Next, scholars enjoyed lunch during the session Resilience Personified: Transitioning from Trainee to Junior Faculty and Beyond. Presenting the junior investigator perspective was Dr. Julie Freed, Assistant Professor of Anesthesiology at the Medical College of Wisconsin, and Dr. Ken Solt, Associate Professor of Anaesthesia, Critical Care and Pain Medicine at Massachusetts General Hospital, presented the mid-career investigator perspective. The panelists candidly described the challenges physician scientists encounter when transitioning from trainee to junior faculty, discussed the unique challenges faced by academic anesthesiologists, and reiterated the importance of mentoring that was a common theme throughout the morning. Dr. Freed addressed the great balancing act of being a physician, a scientist, and a parent. Dr. Solt addressed tough topics including the need to put your family first, and the importance of asking for help when you need it. He also touched on topics such as maximizing training, networking, time management, building a team, and developing your science.

The afternoon began with the panel Moving Fluidly Across the Translational Spectrum: Current Opioid Crisis. Junior faculty members with various clinical and research backgrounds shared their work related to the opioid epidemic. First Dr. Jennifer Waljee, Associate Professor of Plastic Surgery at the University of Michigan, discussed how prescriptions for excessive quantities of opioid medications in the postoperative period help to make these drugs available for abuse. Then Dr. Giancarlo Vanini, Assistant Professor of Anesthesiology at the University of Michigan, presented work detailing how caffeine reduces postoperative pain sensitivity in a rat model of sleep loss. Finally, Dr. Afton Hassett, Associate Research Scientist and Clinical Psychologist at the University of Michigan, shared some non-pharmacologic strategies to reduce anxiety and pain in the perioperative setting.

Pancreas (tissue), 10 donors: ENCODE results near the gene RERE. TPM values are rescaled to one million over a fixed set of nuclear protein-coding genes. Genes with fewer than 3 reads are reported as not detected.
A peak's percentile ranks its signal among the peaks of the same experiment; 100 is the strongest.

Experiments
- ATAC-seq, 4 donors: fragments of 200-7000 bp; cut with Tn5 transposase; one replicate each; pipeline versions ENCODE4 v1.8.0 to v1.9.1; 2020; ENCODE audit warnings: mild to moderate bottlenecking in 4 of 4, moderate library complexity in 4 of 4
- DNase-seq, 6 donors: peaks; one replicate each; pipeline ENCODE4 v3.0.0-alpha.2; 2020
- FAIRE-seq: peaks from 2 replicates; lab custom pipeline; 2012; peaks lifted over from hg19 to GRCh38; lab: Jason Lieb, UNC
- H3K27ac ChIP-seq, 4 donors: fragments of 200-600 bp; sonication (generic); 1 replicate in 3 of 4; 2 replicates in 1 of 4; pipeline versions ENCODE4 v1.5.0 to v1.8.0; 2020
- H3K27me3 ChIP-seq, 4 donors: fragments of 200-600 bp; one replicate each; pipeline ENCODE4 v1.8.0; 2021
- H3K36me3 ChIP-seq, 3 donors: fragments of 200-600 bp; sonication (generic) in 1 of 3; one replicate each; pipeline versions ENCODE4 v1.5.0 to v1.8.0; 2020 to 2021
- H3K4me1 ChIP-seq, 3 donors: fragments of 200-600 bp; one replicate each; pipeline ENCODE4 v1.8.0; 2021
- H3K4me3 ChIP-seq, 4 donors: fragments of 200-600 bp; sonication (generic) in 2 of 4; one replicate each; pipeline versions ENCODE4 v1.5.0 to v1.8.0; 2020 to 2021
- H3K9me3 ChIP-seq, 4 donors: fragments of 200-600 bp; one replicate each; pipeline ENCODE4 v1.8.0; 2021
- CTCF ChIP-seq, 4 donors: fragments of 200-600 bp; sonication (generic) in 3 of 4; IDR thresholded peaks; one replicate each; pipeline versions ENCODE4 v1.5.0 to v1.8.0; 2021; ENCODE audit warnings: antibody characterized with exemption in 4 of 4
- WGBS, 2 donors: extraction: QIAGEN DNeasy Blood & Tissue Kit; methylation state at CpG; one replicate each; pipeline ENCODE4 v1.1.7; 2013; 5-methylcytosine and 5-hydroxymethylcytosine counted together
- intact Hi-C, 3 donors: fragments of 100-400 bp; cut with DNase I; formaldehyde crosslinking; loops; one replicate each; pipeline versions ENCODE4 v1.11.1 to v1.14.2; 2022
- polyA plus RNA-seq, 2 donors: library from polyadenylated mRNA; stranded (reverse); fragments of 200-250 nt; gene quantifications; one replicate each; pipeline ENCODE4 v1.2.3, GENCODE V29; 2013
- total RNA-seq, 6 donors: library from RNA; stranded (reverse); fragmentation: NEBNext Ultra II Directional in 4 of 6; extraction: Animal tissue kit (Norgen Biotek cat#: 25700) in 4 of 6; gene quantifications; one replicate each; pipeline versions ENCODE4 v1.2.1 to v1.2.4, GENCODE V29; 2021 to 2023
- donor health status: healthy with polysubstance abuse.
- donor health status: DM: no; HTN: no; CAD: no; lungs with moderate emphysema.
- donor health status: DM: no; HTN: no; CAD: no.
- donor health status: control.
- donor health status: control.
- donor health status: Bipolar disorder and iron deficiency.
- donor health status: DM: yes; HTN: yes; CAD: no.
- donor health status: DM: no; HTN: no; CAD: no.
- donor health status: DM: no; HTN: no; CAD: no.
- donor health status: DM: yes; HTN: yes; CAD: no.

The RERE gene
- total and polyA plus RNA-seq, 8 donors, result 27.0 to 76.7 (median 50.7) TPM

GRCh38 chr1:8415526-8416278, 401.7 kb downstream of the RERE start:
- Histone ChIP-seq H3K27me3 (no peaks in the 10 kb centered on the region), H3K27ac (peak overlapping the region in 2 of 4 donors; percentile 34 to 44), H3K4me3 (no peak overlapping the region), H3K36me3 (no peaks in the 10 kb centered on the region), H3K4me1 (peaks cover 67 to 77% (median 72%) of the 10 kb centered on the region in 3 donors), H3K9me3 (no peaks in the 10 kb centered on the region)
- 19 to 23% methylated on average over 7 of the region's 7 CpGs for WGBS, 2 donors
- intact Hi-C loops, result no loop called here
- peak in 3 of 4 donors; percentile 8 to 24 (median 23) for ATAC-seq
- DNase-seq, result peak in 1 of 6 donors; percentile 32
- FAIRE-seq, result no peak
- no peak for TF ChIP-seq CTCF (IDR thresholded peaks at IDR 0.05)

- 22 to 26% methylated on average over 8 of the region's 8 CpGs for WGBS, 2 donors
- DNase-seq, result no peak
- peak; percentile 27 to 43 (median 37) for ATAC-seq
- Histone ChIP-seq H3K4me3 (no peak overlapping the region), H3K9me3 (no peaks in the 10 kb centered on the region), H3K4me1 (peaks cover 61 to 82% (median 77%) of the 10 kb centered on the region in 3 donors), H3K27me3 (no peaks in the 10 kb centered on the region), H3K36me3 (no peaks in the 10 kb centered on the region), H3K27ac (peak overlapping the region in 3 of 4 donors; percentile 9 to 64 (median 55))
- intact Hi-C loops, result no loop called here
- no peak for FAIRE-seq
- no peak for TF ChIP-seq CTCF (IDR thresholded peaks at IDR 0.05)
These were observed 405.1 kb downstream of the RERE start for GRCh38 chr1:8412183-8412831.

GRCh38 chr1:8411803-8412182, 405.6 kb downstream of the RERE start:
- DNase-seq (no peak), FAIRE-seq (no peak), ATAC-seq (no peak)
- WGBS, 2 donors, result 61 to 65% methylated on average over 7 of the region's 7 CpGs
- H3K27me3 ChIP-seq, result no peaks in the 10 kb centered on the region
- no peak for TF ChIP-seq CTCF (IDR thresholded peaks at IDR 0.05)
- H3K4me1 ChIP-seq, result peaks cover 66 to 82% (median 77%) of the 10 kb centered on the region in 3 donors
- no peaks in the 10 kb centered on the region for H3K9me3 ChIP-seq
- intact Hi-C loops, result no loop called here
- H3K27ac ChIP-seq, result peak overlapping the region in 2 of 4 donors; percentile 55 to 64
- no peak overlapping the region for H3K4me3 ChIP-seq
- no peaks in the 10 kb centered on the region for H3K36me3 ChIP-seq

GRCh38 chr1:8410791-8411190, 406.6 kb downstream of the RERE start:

The program continued with the session Priorities for Developing Researchers: Perspectives from the NIH and IARS. Dr. Emery Brown, the Warren M. Zapol Professor of Anesthesia at Harvard Medical School, spoke about the importance of finding a supportive mentor, asking questions that will advance the field, and balancing competing academic and personal priorities. Next Dr. Alison Cole, Branch Chief of the Pharmacological and Physiological Sciences Branch in the Division of Pharmacology, Physiology, and Biological Chemistry at the National Institute of General Medical Sciences (NIGMS), shared advice on how to navigate the NIH, including when and how to contact program officials.

Paloma Toledo, MD, MPH, Assistant Professor of Anesthesiology, Department of Anesthesiology, Northwestern University Feinberg School of Medicine, Chicago, Illinois; Associate Editor, Anesthesia & Analgesia

The program concluded with From the Editor’s Desk: A No-Nonsense Guide to Successful Publication, an interactive presentation featuring Dr. Hilary Grocott, editor-in-chief of the Canadian Journal of Anesthesiology, and Dr. Kate Leslie, editorial board member of the British Journal of Anaesthesia, Anesthesiology, and Anesthesia & Analgesia. Dr. Grocott, Professor of Anesthesia and Perioperative Medicine at the University of Manitoba, discussed how a successful publication must stem from thoughtful study design and sound study conduct. Dr. Leslie, Head of Research in the Department of Anaesthesia and Pain Management at Royal Melbourne Hospital, shared her perspectives on how to write with the reviewer in mind and how to effectively respond to reviewer concerns. The panelists fostered discussions among the attendees on topics ranging from study registration to data sharing policies.

We and the other early-career Scholars are tremendously grateful for the enormous amount of support from Drs. Mashour and Avidan, who helped support the Scholars’ Day meeting via an R13 mechanism funded through the National Institute of General Medical Sciences (NIGMS) of the NIH. We would also like to thank other senior members of our specialty for their support that was evident at the meeting. We thank the IARS and AUA for their support and are looking forward to working together for Scholars’ Day 2019!

eSAS welcomes all early-stage anesthesiology scholars and scientists (from medical/graduate students through junior faculty) to join our group. To join, please visit us at


Katie J. Schenning, MD, MPH
Assistant Professor
Department of Anesthesiology & Perioperative Medicine
Oregon Health & Science University
Portland, Oregon
Bradley Fritz, MD
Clinical Fellow
Department of Anesthesiology
Washington University
St. Louis, Missouri